The Green Sheet Online Edition
February 13, 2012 • Issue 12:02:01
A European perspective on U.S. EMV
A recent white paper issued by Dutch international digital security firm Gemalto N.V., a strategic partner of VeriFone Inc., gives a European perspective on the drive to introduce the Europay/MasterCard/Visa (EMV) chip technology to the United States. The free paper, titled The Migration to EMV Technology - EMV Implementation in the U.S., discusses the importance of Visa Inc.'s EMV push in the United States and looks at the consequences and costs of EMV implementation here for merchants and issuers.
VeriFone and Gemalto are working together on new chip-card solutions and technology for U.S. retailers and card networks.
Visa forces issue
The paper acknowledged Visa's effort to promote EMV. Visa said in 2011 it would bring its Technology Innovation Program (TIP) to the United States beginning in October 2012. Under the TIP program, eligible merchants will no longer have to validate Payment Card Industry (PCI) Data Security Standard (DSS) compliance in any year in which at least 75 percent of the merchant's Visa transactions originate from chip-enabled terminals.
To be eligible for this cost-saving TIP benefit, terminals must support both contact and contactless chip acceptance, including mobile near field communication technology. Merchants must also still comply with the PCI DSS.
"With this announcement from Visa, the United States payments landscape is no longer a future of magnetic stripe technology, but one of EMV chip technology and contactless and mobile payments," the paper stated.
Gemalto pointed to a number of merchant and acquirer benefits when the switch to EMV technology is made - not the least of which is fraud prevention. The encryption embedded in the EMV technology makes captured data worthless to criminals.
"When [card not present] fraud is included in the equation, the picture gets even more attractive for the merchants," the paper said, noting that fraud concerns are among the most compelling reasons for moving to EMV technology. "It is the consensus among observers ... that physical world fraud in the U.S. is already above the global average today and is on the rise. The lessons learned from the many migration activities worldwide clearly indicate that fraud migrates toward those regions which have not yet migrated to EMV technology."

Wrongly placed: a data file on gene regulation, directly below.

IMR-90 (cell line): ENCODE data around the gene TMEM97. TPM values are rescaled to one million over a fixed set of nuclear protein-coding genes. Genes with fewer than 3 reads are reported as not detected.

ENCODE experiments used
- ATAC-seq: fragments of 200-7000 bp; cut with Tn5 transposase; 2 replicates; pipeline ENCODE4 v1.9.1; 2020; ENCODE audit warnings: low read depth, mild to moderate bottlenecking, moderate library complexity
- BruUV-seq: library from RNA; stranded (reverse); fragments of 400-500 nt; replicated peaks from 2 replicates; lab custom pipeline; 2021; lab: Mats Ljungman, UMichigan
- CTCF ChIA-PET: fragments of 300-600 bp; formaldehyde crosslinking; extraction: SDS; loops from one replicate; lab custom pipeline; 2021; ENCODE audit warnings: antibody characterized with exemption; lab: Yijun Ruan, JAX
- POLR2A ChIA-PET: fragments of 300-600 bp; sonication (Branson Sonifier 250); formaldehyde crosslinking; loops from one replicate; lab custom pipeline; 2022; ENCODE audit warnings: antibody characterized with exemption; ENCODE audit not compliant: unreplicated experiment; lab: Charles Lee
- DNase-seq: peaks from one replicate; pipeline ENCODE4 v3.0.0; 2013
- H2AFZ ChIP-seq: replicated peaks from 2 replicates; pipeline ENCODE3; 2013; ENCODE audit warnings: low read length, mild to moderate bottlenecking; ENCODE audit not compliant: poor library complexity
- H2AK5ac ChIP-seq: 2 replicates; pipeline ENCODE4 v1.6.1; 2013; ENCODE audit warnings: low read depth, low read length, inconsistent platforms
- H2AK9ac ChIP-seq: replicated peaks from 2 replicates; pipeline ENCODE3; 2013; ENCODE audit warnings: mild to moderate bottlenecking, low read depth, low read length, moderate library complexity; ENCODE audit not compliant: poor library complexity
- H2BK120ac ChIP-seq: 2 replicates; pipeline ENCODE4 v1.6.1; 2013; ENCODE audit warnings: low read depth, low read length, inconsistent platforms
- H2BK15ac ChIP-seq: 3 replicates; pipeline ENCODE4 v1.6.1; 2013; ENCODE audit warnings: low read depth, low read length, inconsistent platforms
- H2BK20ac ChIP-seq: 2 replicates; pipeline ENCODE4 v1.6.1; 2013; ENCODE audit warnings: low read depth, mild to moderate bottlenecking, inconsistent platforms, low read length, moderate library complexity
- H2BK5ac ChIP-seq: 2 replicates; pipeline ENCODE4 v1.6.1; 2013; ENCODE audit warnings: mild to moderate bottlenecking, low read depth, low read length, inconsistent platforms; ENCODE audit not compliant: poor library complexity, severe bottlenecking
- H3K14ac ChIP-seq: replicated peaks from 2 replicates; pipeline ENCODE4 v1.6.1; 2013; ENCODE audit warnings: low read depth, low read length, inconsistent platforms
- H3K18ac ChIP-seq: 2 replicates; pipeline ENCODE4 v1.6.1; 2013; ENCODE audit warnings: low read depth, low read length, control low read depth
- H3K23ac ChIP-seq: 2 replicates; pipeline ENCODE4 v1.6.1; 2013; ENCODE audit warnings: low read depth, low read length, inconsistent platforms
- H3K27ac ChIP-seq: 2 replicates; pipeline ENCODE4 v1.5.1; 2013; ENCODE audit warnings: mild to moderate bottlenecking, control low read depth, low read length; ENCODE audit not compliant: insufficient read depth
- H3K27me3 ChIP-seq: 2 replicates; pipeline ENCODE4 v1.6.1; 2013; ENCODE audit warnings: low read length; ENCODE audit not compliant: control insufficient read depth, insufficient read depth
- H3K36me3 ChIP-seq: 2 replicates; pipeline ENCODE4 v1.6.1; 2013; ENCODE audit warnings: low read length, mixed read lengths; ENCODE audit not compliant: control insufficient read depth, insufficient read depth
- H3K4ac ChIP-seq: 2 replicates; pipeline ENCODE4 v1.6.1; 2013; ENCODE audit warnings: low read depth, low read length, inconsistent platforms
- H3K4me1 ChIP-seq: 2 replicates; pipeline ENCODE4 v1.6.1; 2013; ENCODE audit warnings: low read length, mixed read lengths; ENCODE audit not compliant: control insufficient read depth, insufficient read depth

The introduction of EMV will also make U.S. payments compatible with payments in the rest of the world, meaning when U.S. citizens travel they will be able to use their credit and debit cards virtually anywhere.
Gemalto endorsed Visa's request to issuers and merchants to move at the same pace as they begin EMV implementation. "The stakeholders are well advised to consider forced replacements of cards and devices outside of the normal replacement cycles," Gemalto said in the report. "The additional investment has a clearly identifiable return.
"It is even more important to initiate the migration of the ATM-installed base synchronously with the cards and devices. If ATMs are not made EMV compliant in sync with the POS devices, the life of the magnetic stripe technology will be prolonged, and ATMs become the single point of failure (or fraud for that matter) in the card payment system."
Gemalto believes contactless and mobile payments are the industry's future but it noted the "bulk of the hardware and software upgrades are still in front of the industry in order to make contactless and mobile payments a success. It would only take a small incremental investment to also provide EMV contact transaction capabilities in these new devices and thereby open up the U.S. acceptance infrastructure for the globally accepted EMV standard.
"Because of lower costs of terminals and cards, as well as Visa's TIP program, migrating to EMV will be easier and less costly than it was even a few years ago," Gemalto said.
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